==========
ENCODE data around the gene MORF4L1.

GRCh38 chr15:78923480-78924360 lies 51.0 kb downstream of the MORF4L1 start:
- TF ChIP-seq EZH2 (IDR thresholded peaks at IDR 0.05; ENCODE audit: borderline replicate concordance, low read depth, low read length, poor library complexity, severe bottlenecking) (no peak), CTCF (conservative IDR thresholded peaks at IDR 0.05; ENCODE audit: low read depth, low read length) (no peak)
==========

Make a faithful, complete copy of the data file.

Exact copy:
ENCODE data around the gene MORF4L1.

GRCh38 chr15:78923480-78924360 lies 51.0 kb downstream of the MORF4L1 start:
- TF ChIP-seq EZH2 (IDR thresholded peaks at IDR 0.05; ENCODE audit: borderline replicate concordance, low read depth, low read length, poor library complexity, severe bottlenecking) (no peak), CTCF (conservative IDR thresholded peaks at IDR 0.05; ENCODE audit: low read depth, low read length) (no peak)